The charges also marked a watershed in awareness of child sexual abuse. Sandusky was a well-respected children’s champion and coach in college football.

Sandusky has laid out a potential defense, saying in an NBC television interview in November that he engaged in horseplay with alleged victims but stopped short of sexual intercourse or penetration.

Amendola has said one of his tactics will be to “destroy” the credibility of former graduate football assistant Mike McQueary and thus raise questions about all the witnesses and victims.

McQueary, a key witness, told prosecutors he saw Sandusky assaulting a boy known as Victim 2 in February 2001 in a Penn State locker room. Victim 2 and another boy, Victim 8, have not been found.

The trial has brought a flood of media to Bellefonte, a town of 6,200 people about 10 miles northeast of State College, the location of Penn State’s main campus.

Eight of the 12 jurors, who were picked last week, have ties to Penn State, the largest employer in the area of small towns and farms. But legal and jury experts said familiarity is no guarantee of sympathy for Sandusky and may hurt him if they blame him for tarnishing the university’s image.


News
Entertainment
Sports
Lifestyle
Local

Hillary Clinton headed to Boston for women's leadership…

Former U.S. Senator and Secretary of State Hillary Clinton is set to visit Massachusetts Wednesday amid continuing speculation about making another bid for the presidency in 2016.

Local

The Boston Marathon: Step by step, the race…

For over a century, the Boston Marathon has been an event centered around sportsmanship, endurance and athleticism, but there’s no denying the face of the renowned race has been changed…

Local

Boston Marathon: Marathoners ready to run, honor victims

Scores of runners will cross the Boston Marathon starting line in Hopkinton Monday and embark on a 26.2-mile journey to Boston in honor of the victims.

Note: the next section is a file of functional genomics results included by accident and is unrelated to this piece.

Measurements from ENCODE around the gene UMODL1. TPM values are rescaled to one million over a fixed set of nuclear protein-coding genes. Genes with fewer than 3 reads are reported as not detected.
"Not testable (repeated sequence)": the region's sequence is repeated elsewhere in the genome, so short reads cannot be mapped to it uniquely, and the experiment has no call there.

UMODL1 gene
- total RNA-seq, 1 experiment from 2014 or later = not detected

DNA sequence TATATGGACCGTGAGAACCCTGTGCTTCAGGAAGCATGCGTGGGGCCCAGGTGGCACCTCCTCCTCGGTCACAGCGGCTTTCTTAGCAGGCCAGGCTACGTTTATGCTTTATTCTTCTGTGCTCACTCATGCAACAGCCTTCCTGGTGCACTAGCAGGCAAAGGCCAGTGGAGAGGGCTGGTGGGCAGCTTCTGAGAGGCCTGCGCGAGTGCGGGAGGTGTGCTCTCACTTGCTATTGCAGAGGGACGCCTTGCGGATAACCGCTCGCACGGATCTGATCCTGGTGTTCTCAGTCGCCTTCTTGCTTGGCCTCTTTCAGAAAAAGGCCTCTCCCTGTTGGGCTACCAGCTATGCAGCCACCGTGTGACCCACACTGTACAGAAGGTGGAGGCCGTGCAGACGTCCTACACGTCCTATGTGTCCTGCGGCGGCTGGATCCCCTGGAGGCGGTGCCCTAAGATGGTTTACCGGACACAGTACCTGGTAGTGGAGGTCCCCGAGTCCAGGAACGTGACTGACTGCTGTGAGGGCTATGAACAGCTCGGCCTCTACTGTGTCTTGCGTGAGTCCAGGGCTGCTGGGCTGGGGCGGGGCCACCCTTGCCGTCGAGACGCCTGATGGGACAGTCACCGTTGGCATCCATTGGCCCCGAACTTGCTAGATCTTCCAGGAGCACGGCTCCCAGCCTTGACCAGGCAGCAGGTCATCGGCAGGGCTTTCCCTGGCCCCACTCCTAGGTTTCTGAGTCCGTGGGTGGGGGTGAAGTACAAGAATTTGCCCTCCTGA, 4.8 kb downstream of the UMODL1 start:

Local

MIT student, Rhodes scholar, dies

Eliana Hechter, a student at MIT and Harvard, died, her family said. The announcement was posted on MIT's website.

Television

Discovery cancels 'Everest Jump Live' special in wake…

The Discovery Channel has indicated it will not be moving forward with "Everest Jump Live," a planned special about mountain climber Joby Ogwyn's effort to…

The Word

'X-Men' director Bryan Singer drama continues

  News broke late last week that "X-Men" and "The Usual Suspects" director Bryan Singer is being sued by a man who said Singer molested…

The Word

Miley Cyrus cancels more dates, tweeting from hospital

Miley Cyrus is reportedly so sick that she's had to postpone more tour dates. We know this because she has been sitting in a hospital…

Music

Loop are, er, um, back in the loop

Experimental noise rock band Loop's three mid-1980s to early-1990s albums, “Heavens End,” “Fade Out” and “A Gilded Eternity,” were mercifully reissued.

NHL

NHL video highlights: Bruins smack down Red Wings…

NHL video highlights: Bruins smack down Red Wings in Game 2

MLB

MLB video highlights: Red Sox defeat Orioles, 4-2

Brock Holt the difference in the Red Sox' win

NHL

NHL video highlights & analysis: Red Wings dump…

NHL video highlights & analysis: Red Wings dump Bruins in Game 1

MLB

MLB video highlights: Orioles top Red Sox, 8-4…

John Lackey roughed up for second straight outing

Travel

Packing: The one thing you need in your…

A new survey that looks at the travel habits of 50,000 people around the world has revealed that Western and Asian globetrotters have different priorities…

Home

Is your chair making it hard to talk?

Ever wished there was an office chair that could make impromptu meetings and discussions more private? The Cristiana Wing Chair is an asymmetrical armchair which…

Travel

Live large at these luxury hotels

From Thai boxing lessons and macabre Dracula tours to the Australian Outback, the Four Seasons hotel chain launched a series of new travel packages this…

Parenting

4 things that every summer camp should have

Alan Saltz, director of the 92nd street Y program lists things that every summer camp should have.